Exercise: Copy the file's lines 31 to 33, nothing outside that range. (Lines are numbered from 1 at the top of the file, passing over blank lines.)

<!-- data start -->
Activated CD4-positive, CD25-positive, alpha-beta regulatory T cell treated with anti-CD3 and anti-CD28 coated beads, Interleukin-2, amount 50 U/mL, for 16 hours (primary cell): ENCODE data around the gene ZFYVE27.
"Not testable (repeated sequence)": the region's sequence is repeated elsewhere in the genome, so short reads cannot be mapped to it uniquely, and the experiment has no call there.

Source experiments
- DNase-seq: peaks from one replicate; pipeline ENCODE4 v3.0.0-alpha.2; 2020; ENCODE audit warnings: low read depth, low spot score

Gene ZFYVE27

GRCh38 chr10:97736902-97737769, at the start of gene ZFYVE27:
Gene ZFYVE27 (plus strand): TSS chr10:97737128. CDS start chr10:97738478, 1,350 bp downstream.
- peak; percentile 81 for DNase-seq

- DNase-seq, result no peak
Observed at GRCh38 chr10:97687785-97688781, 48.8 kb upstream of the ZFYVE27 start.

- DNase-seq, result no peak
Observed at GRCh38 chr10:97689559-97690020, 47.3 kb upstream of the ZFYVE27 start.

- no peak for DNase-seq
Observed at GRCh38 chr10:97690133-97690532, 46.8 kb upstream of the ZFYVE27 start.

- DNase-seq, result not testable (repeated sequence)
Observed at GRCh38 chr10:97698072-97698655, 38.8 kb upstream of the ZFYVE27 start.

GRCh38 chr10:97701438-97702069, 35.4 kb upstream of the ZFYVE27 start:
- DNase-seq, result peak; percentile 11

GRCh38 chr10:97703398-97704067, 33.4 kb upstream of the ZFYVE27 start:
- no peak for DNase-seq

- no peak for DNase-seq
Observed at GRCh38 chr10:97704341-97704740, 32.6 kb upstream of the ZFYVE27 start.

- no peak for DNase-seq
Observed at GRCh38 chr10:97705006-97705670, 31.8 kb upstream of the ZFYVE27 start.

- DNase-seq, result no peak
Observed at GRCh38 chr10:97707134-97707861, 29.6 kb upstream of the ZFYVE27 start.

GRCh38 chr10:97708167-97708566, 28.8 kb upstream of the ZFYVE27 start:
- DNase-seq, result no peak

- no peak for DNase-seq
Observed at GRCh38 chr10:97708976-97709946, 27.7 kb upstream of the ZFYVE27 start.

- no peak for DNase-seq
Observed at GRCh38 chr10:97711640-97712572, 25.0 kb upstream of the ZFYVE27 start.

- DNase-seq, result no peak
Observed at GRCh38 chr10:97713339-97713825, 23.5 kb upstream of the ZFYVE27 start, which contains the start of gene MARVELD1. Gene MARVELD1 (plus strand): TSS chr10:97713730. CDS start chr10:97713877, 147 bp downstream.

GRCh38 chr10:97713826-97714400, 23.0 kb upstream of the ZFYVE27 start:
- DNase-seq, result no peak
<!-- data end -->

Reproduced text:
- no peak for DNase-seq
Observed at GRCh38 chr10:97711640-97712572, 25.0 kb upstream of the ZFYVE27 start.

- DNase-seq, result no peak